With Beyonce music coming through a pair of small speakers set near the court, University of the District of Columbia women's basketball coach Juan Dixon is constantly moving and teaching, blowing his whistle and cracking jokes, keeping a team made up mostly of freshmen and sophomores thoroughly engaged.

Those who watched a more detached Dixon during his time on the men's basketball staff at Maryland the past three years now can understand how frustrated he might have been by a role that limited him by NCAA rules to mentor rather than coach and teach.

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"I'm definitely unleashed, and it's a great thing," he said after running a spirited 2½-hour practice last week that began at 7 a.m. "I never thought I'd love waking up every morning at 5 a.m. I look forward to driving to work every day and getting in the gym with these young ladies every morning."

Said his former wife, Robyn Dixon, with whom he maintains a close relationship, "He thrives in that position. He's almost like a kid in a candy store."

It's much different from how Dixon, who led the Terps to a national championship in 2002 and was drafted by the Washington Wizards, acted while working for Maryland coach Mark Turgeon. Still, he said that while he didn't get to do much on the court he still appreciated the time the two spent together.

"I listened and watched everything he did and I saw how he conducted himself on and off the floor, how he ran his practice, how he ran his program, how he recruited," Dixon said. "That's the only coach I ever worked for in that type of environment.

"A lot of the stuff I do here, I learned from Coach Turgeon. What I try to do is implement some of the things that I learned, but put my own spin on it. We really like to focus on the detail, which I think makes a huge difference when you're playing a game, and things break down."

Dixon conceded he was frustrated by the job at times.

"I wouldn't have been so frustrated, if I didn't feel I could really help," he said. "Standing in practice, I thought, 'Damn, if I could just get this guy [to move] three feet, it could make such a difference.' I could help them understand why. I couldn't explain then, and that's what could happen. That was tough."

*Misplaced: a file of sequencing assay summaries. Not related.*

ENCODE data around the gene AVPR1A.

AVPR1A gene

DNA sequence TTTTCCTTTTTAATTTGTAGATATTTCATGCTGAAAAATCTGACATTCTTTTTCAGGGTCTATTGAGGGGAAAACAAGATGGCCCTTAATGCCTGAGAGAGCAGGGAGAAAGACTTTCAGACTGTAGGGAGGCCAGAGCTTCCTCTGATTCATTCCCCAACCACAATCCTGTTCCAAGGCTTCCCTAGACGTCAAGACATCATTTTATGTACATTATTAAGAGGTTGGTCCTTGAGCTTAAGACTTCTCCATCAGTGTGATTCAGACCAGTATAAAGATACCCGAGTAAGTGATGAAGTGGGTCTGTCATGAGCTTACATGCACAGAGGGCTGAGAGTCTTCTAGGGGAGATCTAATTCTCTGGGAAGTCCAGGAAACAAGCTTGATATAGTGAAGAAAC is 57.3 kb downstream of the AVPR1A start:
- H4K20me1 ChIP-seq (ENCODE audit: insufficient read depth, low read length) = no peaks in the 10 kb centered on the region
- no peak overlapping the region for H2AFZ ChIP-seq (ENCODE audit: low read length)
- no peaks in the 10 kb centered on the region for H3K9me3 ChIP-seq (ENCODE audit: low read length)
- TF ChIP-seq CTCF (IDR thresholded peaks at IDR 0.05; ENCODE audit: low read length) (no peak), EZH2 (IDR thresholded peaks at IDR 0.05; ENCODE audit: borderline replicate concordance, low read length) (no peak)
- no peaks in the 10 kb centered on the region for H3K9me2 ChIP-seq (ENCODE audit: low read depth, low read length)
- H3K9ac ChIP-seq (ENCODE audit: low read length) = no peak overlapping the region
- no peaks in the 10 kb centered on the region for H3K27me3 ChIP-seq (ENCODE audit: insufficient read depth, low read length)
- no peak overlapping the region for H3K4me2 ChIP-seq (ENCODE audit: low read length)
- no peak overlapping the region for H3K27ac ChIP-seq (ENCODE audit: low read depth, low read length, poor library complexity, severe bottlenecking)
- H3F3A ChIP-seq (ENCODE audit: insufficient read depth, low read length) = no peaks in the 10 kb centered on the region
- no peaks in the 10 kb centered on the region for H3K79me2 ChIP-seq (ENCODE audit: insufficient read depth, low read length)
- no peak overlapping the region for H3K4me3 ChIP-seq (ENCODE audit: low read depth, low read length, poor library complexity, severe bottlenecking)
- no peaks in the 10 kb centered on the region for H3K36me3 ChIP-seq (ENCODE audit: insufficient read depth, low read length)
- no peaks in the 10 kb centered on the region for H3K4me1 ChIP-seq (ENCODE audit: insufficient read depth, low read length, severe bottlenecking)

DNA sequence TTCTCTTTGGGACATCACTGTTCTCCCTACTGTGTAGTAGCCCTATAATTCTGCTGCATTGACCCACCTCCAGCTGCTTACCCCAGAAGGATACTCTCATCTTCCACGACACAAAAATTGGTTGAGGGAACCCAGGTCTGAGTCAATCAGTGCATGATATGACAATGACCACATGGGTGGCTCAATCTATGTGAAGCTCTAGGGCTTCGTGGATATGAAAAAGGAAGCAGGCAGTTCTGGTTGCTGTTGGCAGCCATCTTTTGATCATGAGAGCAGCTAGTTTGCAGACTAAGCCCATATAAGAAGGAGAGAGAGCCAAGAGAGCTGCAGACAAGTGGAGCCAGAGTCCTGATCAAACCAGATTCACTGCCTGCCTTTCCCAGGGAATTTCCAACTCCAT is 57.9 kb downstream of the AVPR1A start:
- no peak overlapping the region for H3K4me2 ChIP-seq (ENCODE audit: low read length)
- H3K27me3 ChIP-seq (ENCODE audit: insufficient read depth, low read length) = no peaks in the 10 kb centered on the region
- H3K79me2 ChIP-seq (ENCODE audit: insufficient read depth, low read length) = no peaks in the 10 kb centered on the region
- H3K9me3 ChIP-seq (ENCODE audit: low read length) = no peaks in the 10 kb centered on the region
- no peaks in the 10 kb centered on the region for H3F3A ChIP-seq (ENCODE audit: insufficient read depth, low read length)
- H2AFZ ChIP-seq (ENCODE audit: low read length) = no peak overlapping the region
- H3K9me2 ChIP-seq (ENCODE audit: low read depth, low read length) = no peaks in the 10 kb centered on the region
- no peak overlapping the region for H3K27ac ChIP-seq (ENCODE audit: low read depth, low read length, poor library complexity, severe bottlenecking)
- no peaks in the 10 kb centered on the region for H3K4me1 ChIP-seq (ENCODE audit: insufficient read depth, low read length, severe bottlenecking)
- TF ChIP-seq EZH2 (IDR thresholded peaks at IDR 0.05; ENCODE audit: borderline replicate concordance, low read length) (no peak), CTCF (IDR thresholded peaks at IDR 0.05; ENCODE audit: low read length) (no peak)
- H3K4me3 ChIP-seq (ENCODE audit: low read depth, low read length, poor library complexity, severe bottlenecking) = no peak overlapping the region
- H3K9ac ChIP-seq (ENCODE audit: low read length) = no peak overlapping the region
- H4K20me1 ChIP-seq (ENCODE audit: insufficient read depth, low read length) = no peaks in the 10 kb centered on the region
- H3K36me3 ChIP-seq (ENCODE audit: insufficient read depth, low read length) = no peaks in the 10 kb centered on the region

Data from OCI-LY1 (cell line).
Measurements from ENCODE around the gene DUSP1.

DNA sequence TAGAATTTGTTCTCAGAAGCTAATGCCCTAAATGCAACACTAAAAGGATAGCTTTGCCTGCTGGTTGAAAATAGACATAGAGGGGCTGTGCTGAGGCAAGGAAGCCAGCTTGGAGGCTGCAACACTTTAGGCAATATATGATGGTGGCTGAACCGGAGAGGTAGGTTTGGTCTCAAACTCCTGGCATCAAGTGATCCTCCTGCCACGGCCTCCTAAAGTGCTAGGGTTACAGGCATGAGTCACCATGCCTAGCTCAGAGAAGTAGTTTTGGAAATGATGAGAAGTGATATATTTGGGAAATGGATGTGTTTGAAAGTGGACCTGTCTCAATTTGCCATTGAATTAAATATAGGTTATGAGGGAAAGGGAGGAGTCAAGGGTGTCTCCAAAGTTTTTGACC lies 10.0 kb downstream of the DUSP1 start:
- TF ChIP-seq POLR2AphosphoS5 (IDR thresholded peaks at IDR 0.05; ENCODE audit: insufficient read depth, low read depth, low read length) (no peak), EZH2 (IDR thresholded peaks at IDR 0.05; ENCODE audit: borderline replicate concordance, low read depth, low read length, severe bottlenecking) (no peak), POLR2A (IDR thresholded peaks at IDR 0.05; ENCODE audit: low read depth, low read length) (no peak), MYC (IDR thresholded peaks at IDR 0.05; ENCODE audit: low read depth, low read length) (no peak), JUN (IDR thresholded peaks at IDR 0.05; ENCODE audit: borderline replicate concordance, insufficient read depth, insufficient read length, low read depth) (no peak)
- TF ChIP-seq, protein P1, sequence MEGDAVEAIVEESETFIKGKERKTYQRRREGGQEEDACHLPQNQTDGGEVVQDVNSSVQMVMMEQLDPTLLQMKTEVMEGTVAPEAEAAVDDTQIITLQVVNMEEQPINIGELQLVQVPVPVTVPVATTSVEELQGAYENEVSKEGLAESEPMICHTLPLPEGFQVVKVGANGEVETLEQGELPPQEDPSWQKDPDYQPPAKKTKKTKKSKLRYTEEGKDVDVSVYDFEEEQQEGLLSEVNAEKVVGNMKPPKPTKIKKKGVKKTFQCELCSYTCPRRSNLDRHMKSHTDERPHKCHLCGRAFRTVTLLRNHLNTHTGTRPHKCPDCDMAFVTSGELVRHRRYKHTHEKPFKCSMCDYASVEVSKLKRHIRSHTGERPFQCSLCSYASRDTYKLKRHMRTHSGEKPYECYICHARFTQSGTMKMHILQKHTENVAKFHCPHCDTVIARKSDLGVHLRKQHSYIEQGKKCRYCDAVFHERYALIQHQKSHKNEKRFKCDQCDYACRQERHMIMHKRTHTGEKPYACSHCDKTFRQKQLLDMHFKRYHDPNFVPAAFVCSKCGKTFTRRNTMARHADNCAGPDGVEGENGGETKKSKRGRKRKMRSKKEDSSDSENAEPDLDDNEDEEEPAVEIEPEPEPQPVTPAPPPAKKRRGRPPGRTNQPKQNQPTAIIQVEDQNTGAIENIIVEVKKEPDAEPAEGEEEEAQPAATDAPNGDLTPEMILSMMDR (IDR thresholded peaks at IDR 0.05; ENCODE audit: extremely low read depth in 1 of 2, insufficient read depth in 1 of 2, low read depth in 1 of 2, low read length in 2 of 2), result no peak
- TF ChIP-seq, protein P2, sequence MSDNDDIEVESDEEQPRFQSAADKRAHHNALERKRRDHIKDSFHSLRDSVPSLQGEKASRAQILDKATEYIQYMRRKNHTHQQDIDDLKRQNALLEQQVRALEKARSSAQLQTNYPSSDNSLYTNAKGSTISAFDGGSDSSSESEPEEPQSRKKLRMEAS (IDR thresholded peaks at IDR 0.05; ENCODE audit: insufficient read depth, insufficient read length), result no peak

In the days after he learned his job at Maryland as Turgeon's special assistant was not being renewed for a fourth season, Dixon found himself alternating between feelings of relief and rejection.

Dixon, who learned of Maryland's decision on June 16, saw the summer come and nearly go.

"It didn't get tough until the middle of August," he recalled. "I was looking, my agent was looking. We were reaching out to people trying to locate any opportunities. I was willing to go anywhere, because coaching is my passion. It's my purpose."

The chance to coach again came through an interesting set of circumstances. Attending a charity event in Columbia this summer with Robyn, through her role on the reality television series "The Real Housewives of Potomac," Dixon met Tara Thomas, whose mother, Pat, is the athletic director at UDC, a Division II program.

Thomas mentioned the women's coach had just left.

Dixon was initially skeptical about moving down a level of basketball and coaching women.

"To be honest with you, initially I did [have doubts]," he said. "The more I thought about it, I'm like, 'Juan, you're living out your purpose.' Whether it was coaching my son Corey's football team or basketball team or coaching women's basketball, it's my purpose to coach, to teach, to mentor, to help develop, to prepare. That's what I'm meant to do."

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Looking at his surrounding as a bandbox guy at a D-2 program, coaching a women's team, Dixon smiled.

"It's funny how things worked out," he said. "I skipped three assistant steps and I became a head coach. I'm learning every day how to run a program, how to coach, how to lead. I feel like I'm prepared and I have a great staff that was here before."

For a former player who isn't used to losing, coaching the Firebirds is going to be a challenge. Their first two games — after a long bus trip to New Hampshire — ended in one-sided defeats. The team has started the season 1-4.

"We're going to need them to grow up fast," Dixon said. "But I'm not making any excuses. That's not who I am. They may say it's a rebuilding year, we have a young team. We're teaching every day so that our young ladies as a whole can execute at a high level. We need to put these young ladies in position to succeed."

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